[X001M2AY], Letter from Wilson Stout Howell to Edison Electric Illuminating Co (Williamsport), August 9th, 1889


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[X001M2AY], Letter from Wilson Stout Howell to Edison Electric Illuminating Co (Williamsport), August 9th, 1889

Editor's Notes

The figures which Mr. Hess sent me concerning your output have aided me in concluding that the most economic and practicable method of reaching the customers in the vicinity of the Junction in by the three-wire system as modified in the plant of the Philadelphia Co., by using an auxiliary 'bus, which can be run at a higher pressure when necessary, for by this method you can deliver, to the territory under consideration, current for 1,000 16. C.P. lamps at an average of 10% loss, on a copper wire about 5/8 inch diameter. I would advise, however, that instead of putting this wire up in one rod, that the proper size wire be divided into several strands and that one strand be installed at once and that the second strand be added as soon as the load on the first strand has increased so as to make the indicators of that feeder run low. So wire after wire could be added to the line till the full capacity of the feeder wall installed. In this manner four numbers nough Birmingham gauge, (# O.R.W.G.) wires would ulimately be installed on each outside conductor and would carry the current for 1,000 lamps at an average of about 10% loss. ## Your mains would be installed in the same manner and of the same loss as is usual 2% and three strands of # O.B.W.G., (one positive, one neutral and one negative,) could be first run as a feeder, and used as a feeder till it was found necessary to add the other strands till all four wires were in use, (four positive, one neutral and four negative wires.) ## This would enable you to operate the new territory without any change in your present system untill the load on the new feeder reached about 400 lamps burning at the same time, when it would be necessary to add either more copper or adopt the auxilliary higher - pressure 'bus and put a pair of extra dynamos on that 'bus as is done elsewhere. ## I will require time to secure sufficient load from dwelling house customers to tax the full capacity of the feeder as calculated above, and by that timesome other means of attaining your results may be reached or if the auxiliary 'bus method be still the preferable arrangement you will be partially equipped for it. I have sought considerable outside advice on this subject and looked up other systems that I might be better able to advise, and knowing that I would be called on to inspect an alternating station I purposely delayed this report till I could learn of that system. Since inspecting the alternating system above referred to I have visited Portland, Me., and Waterbury, Conn., in each of which stations they have an alternating system in use, only one dynamo of that system in each place. At Portland, Me., the manager of the station had no praise for the Westinghouse and said but little on the subject, while the Superintendent could hardly find words to express his disappointment and disgust with the whole outfit. ## A Waterbury, the alternating apparatus was of the T.H. pattern and commanded but little more respect. The dynamo at this station ran so hot that six feet distand I felt the heat on my face as if radiated from a stove. ## It is my humble opinion that your company does not want any such apparatus when your present system can so easily and at less cost fill every requirement. ## I regret that this report has been delayed so long, my excuse being that by waiting I could give you an opinion based more on facts than on opinion of others or sentiment. ## Trusting that all you desire is herein contained I submit it to your consideration.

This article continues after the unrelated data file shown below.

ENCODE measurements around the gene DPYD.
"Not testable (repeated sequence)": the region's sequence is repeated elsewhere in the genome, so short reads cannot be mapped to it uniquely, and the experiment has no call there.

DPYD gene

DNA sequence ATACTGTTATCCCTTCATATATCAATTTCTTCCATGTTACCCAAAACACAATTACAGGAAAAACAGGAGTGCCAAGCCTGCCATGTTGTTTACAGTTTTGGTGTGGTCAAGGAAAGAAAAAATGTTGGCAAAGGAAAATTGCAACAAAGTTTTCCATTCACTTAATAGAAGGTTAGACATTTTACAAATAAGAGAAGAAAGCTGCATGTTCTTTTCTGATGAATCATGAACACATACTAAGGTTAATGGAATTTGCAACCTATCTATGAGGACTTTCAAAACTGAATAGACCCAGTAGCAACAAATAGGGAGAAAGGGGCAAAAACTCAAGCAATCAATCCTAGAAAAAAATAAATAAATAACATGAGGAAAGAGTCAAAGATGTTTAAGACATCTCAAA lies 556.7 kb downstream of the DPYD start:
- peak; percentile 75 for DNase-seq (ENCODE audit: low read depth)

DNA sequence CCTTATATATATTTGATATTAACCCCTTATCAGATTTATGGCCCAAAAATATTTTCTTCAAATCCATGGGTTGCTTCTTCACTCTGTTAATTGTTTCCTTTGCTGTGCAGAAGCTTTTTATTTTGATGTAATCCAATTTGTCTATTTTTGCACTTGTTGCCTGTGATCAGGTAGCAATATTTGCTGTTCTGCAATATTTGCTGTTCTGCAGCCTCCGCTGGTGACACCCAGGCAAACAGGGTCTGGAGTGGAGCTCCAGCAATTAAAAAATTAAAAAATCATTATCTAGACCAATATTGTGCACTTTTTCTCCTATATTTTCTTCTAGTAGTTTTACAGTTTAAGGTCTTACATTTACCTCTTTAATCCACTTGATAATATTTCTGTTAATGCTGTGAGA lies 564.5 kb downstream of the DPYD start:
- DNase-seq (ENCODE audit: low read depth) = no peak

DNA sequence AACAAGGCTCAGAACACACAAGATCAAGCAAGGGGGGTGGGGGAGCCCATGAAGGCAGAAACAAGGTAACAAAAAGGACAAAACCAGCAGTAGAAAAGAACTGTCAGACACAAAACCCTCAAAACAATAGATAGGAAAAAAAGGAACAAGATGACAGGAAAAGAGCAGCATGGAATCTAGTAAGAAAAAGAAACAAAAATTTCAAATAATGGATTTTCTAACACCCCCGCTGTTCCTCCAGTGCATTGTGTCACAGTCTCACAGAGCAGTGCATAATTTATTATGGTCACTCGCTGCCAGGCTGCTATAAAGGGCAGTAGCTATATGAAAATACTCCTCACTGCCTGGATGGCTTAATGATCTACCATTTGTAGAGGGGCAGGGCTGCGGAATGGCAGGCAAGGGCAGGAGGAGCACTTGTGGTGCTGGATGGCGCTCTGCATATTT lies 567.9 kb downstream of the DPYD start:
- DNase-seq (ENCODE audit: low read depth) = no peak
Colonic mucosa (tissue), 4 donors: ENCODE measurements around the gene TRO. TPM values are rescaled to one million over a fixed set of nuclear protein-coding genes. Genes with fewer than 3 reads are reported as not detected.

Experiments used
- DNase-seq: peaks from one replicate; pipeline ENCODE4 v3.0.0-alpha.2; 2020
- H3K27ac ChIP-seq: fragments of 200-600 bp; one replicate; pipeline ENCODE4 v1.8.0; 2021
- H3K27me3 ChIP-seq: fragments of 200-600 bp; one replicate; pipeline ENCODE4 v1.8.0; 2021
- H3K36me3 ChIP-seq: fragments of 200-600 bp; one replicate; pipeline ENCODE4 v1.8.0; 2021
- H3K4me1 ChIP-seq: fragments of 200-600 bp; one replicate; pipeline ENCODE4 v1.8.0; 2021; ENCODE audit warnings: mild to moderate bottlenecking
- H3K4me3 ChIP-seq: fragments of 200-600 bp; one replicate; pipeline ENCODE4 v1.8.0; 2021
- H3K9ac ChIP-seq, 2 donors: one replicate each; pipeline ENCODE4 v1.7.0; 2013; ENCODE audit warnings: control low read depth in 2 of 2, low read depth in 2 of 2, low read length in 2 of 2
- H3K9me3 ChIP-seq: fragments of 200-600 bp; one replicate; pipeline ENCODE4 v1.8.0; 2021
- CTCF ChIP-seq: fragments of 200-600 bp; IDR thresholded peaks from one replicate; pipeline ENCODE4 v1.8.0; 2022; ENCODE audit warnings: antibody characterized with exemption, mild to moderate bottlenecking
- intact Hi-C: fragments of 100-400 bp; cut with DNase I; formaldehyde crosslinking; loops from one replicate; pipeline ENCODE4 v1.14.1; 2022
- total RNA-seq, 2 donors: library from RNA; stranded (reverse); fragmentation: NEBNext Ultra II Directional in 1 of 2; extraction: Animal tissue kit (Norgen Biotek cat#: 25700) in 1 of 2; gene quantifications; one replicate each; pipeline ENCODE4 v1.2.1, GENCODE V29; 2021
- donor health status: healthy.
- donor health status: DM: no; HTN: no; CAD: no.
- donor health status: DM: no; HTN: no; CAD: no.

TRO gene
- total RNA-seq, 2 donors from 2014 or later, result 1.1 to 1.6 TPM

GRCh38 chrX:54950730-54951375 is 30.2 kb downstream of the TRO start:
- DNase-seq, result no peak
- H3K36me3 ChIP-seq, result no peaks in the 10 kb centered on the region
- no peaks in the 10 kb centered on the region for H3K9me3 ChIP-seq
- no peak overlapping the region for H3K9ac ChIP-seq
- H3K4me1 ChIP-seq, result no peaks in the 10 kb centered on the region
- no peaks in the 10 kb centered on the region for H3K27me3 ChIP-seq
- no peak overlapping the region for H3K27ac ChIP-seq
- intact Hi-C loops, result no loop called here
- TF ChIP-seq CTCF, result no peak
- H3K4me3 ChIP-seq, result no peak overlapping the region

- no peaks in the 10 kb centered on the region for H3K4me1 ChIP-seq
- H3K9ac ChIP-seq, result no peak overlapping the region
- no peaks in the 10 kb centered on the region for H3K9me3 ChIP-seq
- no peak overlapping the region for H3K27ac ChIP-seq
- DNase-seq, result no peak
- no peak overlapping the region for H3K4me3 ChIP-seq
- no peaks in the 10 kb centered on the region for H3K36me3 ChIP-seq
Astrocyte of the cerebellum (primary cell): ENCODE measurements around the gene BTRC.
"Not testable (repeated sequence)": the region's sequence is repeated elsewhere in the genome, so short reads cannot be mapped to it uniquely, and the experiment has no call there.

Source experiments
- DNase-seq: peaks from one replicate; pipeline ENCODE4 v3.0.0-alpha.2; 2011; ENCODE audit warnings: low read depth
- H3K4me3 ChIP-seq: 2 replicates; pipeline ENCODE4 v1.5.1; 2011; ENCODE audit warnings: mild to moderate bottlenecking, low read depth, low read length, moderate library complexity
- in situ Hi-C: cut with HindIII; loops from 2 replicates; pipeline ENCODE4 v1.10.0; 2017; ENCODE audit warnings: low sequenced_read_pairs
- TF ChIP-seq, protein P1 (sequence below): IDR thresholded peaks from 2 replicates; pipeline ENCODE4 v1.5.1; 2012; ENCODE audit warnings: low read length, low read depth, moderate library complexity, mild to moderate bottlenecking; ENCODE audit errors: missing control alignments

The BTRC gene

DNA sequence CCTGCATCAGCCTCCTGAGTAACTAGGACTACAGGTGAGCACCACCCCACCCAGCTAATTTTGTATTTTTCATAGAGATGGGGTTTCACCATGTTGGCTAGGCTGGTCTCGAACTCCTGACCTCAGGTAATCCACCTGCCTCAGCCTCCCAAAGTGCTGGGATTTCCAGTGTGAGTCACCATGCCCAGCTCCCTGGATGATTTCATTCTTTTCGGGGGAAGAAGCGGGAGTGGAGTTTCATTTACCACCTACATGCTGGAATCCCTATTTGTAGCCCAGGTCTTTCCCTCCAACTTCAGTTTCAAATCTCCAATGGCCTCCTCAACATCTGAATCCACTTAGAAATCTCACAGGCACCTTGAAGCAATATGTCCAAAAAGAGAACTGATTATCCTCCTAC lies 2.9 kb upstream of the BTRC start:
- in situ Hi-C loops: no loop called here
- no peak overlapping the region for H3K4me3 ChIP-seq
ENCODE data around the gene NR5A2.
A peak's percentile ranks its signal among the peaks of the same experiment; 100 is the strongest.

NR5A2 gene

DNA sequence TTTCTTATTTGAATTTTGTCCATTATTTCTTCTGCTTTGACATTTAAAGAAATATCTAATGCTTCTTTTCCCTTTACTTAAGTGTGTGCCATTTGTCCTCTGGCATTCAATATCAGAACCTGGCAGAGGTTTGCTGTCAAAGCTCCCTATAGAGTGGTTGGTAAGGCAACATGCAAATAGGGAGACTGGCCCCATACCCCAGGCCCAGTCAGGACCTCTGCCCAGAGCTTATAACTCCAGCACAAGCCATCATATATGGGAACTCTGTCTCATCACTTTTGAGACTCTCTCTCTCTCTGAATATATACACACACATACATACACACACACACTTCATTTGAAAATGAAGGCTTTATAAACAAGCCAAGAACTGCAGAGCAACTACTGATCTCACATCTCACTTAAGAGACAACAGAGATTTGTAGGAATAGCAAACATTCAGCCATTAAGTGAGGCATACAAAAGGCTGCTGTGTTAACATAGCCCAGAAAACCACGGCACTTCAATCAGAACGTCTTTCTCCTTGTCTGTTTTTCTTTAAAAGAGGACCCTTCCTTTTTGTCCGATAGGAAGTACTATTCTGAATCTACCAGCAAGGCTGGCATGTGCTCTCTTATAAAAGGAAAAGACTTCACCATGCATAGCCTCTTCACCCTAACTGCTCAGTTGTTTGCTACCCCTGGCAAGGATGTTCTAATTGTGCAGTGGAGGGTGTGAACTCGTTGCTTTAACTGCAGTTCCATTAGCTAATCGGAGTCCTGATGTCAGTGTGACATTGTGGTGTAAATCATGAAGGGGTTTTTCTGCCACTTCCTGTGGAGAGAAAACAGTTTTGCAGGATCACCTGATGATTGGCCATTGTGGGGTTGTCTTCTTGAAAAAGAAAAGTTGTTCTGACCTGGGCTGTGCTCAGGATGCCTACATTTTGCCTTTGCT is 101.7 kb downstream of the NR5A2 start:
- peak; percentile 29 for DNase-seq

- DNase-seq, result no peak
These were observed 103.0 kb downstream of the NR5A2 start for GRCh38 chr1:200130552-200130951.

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Thomas A. Edison Papers, School of Arts and Sciences, Rutgers University
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